For café chains like Blue Tokai, bean sales are no longer a side hustle but an important business vertical—and 40-50 per cent of it has been wholebean, indicating that consumers are also investing in home grinders. “Instagram has played a key role in making home brewing cool. Single estate coffees, especially, have really captured the popular imagination,” says Manvi Gupta, who founded the Delhi-based El Bueno Coffee Roasters in late 2018. Originally a B2B-focused roastery, El Bueno pivoted to a direct-to-consumer model during the lockdown, focusing on trends like nanolots and whisky-barrel-aged coffees. “Our coffees have names like Bloom Bae and Black Jagg and they appeal to a new generation discovering specialty coffee,” says Gupta. “But origin and the story behind the coffee are just as important for customers.”
There are infinite ways to end up with a bad cup of coffee, but just as many to make it better—and it doesn’t always have to mean upgrading to the latest gadgetry. “Very often, you can improve the score of the coffee by a few points if you enrich the soil with micronutrients like phosphorus and sulphur and ensure at least three rounds of selective picking. If all the cherries picked are ripe, the coffee is bound to be good,” says Asif M Salim, 31, a roaster and Q grader who heads quality control for Blue Tokai. Salim visits each of the 16-18 farms the company sources from, as much to supervise the harvest as to build trust.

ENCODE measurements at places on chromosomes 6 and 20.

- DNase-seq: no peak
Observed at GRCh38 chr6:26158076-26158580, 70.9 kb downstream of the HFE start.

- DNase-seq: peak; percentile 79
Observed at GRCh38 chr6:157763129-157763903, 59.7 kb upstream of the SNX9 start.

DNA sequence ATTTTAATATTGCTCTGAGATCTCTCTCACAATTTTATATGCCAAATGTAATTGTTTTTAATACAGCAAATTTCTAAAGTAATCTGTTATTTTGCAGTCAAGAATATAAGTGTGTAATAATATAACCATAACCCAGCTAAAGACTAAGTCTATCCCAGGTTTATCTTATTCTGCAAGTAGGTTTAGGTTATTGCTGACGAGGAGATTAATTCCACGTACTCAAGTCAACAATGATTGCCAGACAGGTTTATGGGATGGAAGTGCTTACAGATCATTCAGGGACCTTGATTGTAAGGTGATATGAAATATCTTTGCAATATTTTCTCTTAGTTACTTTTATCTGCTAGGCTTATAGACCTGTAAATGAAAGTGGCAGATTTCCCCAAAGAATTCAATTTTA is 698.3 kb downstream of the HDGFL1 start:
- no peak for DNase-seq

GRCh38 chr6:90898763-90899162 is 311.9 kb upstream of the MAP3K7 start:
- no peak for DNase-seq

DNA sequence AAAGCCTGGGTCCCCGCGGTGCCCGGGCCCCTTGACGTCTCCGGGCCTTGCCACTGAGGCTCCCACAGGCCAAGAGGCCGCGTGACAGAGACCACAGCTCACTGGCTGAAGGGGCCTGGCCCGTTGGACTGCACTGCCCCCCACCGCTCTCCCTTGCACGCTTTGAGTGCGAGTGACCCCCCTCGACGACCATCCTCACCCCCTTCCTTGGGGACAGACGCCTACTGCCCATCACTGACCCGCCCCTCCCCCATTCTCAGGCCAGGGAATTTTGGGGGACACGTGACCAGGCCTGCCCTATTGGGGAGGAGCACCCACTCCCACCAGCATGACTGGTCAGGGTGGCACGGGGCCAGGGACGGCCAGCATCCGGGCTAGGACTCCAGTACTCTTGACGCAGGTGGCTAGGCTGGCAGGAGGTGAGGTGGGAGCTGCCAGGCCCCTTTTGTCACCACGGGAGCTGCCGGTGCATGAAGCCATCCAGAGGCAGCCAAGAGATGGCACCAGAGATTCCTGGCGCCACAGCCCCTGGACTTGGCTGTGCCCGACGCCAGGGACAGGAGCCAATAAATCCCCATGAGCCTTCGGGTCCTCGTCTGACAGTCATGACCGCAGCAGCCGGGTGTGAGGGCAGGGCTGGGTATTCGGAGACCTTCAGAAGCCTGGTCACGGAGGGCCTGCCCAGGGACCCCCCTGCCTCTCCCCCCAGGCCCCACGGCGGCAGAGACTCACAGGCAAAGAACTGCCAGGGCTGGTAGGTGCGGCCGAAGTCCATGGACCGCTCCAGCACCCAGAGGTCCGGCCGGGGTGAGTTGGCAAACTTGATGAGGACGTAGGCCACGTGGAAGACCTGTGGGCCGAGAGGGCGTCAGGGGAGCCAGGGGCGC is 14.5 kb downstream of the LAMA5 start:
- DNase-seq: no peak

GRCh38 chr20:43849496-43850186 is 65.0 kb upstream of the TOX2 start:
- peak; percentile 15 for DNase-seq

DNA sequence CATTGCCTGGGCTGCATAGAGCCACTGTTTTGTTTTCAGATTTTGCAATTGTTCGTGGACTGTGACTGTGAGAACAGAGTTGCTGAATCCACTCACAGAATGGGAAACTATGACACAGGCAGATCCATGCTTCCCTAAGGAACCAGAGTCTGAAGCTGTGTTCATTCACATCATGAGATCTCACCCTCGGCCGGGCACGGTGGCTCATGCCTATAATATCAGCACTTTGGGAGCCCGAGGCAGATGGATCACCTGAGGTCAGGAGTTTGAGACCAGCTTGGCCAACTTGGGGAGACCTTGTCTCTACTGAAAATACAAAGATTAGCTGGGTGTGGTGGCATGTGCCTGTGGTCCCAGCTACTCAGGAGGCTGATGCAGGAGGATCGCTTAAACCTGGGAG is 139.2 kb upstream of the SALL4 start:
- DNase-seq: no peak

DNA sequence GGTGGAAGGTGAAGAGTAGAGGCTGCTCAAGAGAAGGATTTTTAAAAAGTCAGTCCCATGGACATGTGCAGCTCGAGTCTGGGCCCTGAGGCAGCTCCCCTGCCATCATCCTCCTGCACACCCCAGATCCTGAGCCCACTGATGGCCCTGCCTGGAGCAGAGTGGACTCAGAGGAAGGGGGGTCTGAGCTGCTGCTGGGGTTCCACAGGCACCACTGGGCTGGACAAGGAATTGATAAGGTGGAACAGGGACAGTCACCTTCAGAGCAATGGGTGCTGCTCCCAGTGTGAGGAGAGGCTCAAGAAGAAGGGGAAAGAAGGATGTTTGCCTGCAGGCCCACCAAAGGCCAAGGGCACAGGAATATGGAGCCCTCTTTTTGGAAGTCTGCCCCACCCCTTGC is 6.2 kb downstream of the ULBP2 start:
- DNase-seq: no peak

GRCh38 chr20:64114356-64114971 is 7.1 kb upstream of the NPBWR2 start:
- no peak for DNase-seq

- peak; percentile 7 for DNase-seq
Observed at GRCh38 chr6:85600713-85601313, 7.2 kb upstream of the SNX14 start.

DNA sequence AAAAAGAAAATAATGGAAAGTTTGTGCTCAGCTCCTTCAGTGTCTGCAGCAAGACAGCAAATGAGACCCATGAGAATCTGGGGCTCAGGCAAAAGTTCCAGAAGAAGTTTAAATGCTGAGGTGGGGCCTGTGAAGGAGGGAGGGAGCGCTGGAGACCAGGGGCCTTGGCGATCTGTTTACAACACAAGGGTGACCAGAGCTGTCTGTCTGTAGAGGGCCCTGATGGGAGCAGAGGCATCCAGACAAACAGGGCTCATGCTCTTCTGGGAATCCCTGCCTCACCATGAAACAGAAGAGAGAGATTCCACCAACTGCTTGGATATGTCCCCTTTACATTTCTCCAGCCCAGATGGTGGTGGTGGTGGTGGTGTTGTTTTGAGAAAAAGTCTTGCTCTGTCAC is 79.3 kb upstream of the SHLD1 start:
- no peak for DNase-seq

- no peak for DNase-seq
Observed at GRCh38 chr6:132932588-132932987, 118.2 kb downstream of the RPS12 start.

“Consistency is a big issue in India. Two packets of the same coffee don’t taste the same, month after month. And this does not usually happen internationally,” says Vardhman Jain, a 31-year-old from Bengaluru, who trained as a weekend barista at Third Wave Coffee Roasters in 2017. With a day job as an operations manager at Uber, Jain spent all his free time learning about and then educating startups on artisanal coffee. “I am very excited about the home brewing movement and I hope it inspires Indian estates to launch flavourful natural coffees locally,” says Jain. With a monthly Nordic coffee subscription, a V60 tattoo, and a fully-kitted-out home brew bar, Jain, who is part of the founding team of an edtech startup that is all set to go live, is every bit the coffee snob, but he is not one to disparage you for not testing the pH level of your water before brewing. “My journey started with a Philips drip machine, so I understand that coffee education is a lifelong pursuit.”
Lenold Vaz, the founder of Beandeck, an artisanal coffee marketplace, couldn’t agree more. He aggregates not just the best experimental beans from roasters, but also artisanal brew-bags and instant coffees that are beginning to scratch the surface of a convenience-led pursuit of good coffee. “Since the launch of the webstore on July 18th, we have had over 200 sales,” says Vaz. “Some of them have taken me by surprise. People are brewing barrel-aged coffee in south Indian filters, investing in a good old moka pot and using the Aeropress a million ways. It’s a crazy time to be selling or brewing coffee in India.”